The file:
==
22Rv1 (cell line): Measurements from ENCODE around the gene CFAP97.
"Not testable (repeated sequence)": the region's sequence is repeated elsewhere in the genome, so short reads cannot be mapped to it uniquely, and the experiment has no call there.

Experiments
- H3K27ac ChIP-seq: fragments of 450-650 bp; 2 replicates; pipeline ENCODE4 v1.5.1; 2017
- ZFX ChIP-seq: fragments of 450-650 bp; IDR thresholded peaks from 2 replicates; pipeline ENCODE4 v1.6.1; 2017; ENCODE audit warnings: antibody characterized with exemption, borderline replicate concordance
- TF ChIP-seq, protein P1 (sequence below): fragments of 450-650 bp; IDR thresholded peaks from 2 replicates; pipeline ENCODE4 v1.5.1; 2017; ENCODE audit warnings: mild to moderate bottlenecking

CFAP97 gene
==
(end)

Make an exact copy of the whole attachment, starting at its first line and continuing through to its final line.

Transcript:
22Rv1 (cell line): Measurements from ENCODE around the gene CFAP97.
"Not testable (repeated sequence)": the region's sequence is repeated elsewhere in the genome, so short reads cannot be mapped to it uniquely, and the experiment has no call there.

Experiments
- H3K27ac ChIP-seq: fragments of 450-650 bp; 2 replicates; pipeline ENCODE4 v1.5.1; 2017
- ZFX ChIP-seq: fragments of 450-650 bp; IDR thresholded peaks from 2 replicates; pipeline ENCODE4 v1.6.1; 2017; ENCODE audit warnings: antibody characterized with exemption, borderline replicate concordance
- TF ChIP-seq, protein P1 (sequence below): fragments of 450-650 bp; IDR thresholded peaks from 2 replicates; pipeline ENCODE4 v1.5.1; 2017; ENCODE audit warnings: mild to moderate bottlenecking

CFAP97 gene